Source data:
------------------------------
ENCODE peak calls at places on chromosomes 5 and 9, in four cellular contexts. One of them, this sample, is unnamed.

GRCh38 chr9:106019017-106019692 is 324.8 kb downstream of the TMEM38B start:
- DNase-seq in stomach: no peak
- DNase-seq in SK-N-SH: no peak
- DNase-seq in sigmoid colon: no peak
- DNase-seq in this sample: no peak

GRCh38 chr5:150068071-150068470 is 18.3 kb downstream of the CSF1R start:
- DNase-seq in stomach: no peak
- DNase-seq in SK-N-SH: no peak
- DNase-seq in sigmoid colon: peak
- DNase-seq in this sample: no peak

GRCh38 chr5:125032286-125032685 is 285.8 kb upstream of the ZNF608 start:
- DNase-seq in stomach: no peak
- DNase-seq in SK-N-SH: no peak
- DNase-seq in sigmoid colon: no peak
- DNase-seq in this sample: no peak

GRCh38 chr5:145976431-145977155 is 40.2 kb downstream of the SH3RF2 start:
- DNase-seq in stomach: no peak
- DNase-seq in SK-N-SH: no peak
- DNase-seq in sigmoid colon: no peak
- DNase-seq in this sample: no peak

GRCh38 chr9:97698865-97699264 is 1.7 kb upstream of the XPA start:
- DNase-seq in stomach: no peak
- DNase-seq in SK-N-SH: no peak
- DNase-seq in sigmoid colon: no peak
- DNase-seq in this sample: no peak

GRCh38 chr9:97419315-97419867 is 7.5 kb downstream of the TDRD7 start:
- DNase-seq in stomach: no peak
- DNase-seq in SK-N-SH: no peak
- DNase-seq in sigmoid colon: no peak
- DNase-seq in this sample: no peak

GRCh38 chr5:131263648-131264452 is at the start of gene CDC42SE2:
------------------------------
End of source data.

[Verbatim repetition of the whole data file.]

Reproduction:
ENCODE peak calls at places on chromosomes 5 and 9, in four cellular contexts. One of them, this sample, is unnamed.

GRCh38 chr9:106019017-106019692 is 324.8 kb downstream of the TMEM38B start:
- DNase-seq in stomach: no peak
- DNase-seq in SK-N-SH: no peak
- DNase-seq in sigmoid colon: no peak
- DNase-seq in this sample: no peak

GRCh38 chr5:150068071-150068470 is 18.3 kb downstream of the CSF1R start:
- DNase-seq in stomach: no peak
- DNase-seq in SK-N-SH: no peak
- DNase-seq in sigmoid colon: peak
- DNase-seq in this sample: no peak

GRCh38 chr5:125032286-125032685 is 285.8 kb upstream of the ZNF608 start:
- DNase-seq in stomach: no peak
- DNase-seq in SK-N-SH: no peak
- DNase-seq in sigmoid colon: no peak
- DNase-seq in this sample: no peak

GRCh38 chr5:145976431-145977155 is 40.2 kb downstream of the SH3RF2 start:
- DNase-seq in stomach: no peak
- DNase-seq in SK-N-SH: no peak
- DNase-seq in sigmoid colon: no peak
- DNase-seq in this sample: no peak

GRCh38 chr9:97698865-97699264 is 1.7 kb upstream of the XPA start:
- DNase-seq in stomach: no peak
- DNase-seq in SK-N-SH: no peak
- DNase-seq in sigmoid colon: no peak
- DNase-seq in this sample: no peak

GRCh38 chr9:97419315-97419867 is 7.5 kb downstream of the TDRD7 start:
- DNase-seq in stomach: no peak
- DNase-seq in SK-N-SH: no peak
- DNase-seq in sigmoid colon: no peak
- DNase-seq in this sample: no peak

GRCh38 chr5:131263648-131264452 is at the start of gene CDC42SE2: